Some of the chimpanzees were rejected pets. Others were captured in the wild. All of them were taken in the mid-1970s to a research laboratory in Liberia, where for decades they were infected with diseases, and their blood was drawn and tested for research that helped lead to a hepatitis B vaccine and safer blood transfusions for humans.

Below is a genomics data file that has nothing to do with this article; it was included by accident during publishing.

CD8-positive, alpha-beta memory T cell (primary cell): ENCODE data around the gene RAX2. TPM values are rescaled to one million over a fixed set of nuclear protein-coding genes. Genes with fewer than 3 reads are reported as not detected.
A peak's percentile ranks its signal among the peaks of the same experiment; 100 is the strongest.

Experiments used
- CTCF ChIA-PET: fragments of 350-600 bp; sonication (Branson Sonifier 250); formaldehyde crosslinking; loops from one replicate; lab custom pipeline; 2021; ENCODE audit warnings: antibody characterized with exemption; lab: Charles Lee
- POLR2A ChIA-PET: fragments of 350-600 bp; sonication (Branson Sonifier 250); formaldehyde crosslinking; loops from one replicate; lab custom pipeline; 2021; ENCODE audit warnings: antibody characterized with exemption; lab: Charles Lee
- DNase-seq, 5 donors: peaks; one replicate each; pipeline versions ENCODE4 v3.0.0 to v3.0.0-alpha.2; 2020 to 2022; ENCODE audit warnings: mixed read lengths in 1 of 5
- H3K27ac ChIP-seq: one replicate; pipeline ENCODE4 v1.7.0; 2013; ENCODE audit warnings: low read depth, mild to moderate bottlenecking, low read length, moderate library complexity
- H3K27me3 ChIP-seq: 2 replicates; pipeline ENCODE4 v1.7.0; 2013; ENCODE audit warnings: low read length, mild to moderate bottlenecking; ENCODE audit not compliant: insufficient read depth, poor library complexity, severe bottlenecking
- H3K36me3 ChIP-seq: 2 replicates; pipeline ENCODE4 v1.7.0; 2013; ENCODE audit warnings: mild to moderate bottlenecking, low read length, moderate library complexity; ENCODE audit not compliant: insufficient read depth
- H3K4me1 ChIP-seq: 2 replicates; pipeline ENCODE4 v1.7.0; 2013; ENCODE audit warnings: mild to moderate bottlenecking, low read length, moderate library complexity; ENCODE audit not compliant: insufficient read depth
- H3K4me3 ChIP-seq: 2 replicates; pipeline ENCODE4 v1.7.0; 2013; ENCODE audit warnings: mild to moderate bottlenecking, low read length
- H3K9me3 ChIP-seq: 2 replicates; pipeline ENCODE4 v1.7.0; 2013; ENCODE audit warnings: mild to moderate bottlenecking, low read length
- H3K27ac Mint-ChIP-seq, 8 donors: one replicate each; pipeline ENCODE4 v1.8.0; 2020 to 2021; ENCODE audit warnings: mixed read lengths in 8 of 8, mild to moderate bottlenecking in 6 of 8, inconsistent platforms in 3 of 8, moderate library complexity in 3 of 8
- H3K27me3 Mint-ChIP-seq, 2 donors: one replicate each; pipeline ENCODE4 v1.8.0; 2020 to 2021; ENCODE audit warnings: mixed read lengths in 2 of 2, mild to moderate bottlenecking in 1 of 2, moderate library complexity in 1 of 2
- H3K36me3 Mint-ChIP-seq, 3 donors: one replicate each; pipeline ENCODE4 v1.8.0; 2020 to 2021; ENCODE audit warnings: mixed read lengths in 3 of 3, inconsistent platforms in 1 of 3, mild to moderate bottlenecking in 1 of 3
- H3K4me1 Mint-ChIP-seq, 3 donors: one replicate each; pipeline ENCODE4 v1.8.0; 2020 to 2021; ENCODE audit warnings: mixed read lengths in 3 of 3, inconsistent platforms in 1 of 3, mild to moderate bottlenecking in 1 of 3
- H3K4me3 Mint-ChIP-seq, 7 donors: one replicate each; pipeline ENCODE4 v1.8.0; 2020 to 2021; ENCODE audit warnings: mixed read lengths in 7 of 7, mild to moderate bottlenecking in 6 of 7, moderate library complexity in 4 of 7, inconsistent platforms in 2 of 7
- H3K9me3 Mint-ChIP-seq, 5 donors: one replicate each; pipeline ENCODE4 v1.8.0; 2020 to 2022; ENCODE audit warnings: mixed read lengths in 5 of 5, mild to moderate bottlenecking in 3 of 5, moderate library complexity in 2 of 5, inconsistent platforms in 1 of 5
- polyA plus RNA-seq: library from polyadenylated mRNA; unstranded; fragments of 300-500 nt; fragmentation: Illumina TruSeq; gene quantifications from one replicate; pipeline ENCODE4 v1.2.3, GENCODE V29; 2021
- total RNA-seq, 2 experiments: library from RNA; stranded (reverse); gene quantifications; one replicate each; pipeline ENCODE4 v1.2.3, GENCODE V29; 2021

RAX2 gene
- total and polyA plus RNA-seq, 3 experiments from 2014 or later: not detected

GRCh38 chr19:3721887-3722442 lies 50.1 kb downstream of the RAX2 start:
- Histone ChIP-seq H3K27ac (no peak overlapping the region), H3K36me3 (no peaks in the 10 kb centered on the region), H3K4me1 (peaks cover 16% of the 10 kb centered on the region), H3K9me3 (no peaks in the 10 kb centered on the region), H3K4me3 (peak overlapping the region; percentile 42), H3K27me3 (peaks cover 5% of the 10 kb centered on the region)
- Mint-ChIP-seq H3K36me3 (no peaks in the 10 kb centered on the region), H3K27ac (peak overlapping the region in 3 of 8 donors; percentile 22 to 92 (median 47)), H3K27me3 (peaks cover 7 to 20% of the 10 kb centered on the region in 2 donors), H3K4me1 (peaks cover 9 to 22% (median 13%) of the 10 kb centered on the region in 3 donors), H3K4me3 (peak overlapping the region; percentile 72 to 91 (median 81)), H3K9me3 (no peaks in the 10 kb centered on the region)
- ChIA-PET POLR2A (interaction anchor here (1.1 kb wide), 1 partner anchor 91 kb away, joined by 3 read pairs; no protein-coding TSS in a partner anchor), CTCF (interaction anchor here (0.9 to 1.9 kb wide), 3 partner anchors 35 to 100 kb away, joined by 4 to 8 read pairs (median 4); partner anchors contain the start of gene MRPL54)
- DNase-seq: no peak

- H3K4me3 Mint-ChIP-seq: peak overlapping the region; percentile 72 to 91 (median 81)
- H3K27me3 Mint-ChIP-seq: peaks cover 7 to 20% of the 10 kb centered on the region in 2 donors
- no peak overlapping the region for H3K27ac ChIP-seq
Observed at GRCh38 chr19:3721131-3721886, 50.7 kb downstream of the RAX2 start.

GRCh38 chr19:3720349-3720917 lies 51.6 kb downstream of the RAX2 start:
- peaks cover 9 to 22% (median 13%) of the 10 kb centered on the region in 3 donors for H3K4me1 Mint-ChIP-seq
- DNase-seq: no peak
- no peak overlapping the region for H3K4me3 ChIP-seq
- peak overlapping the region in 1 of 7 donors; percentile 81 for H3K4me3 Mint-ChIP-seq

The New York Blood Center, a nonprofit that ran the lab, ended its research in Liberia in 2005 and retired the chimps to a collection of uninhabited mangrove islands in a river. For nearly a decade, the center supplied the animals with food and clean water, which aren’t available on the islands. Then, in 2015, as the impoverished nation staggered through an Ebola epidemic, the charity withdrew funding, saying the chimps were now the government’s responsibility.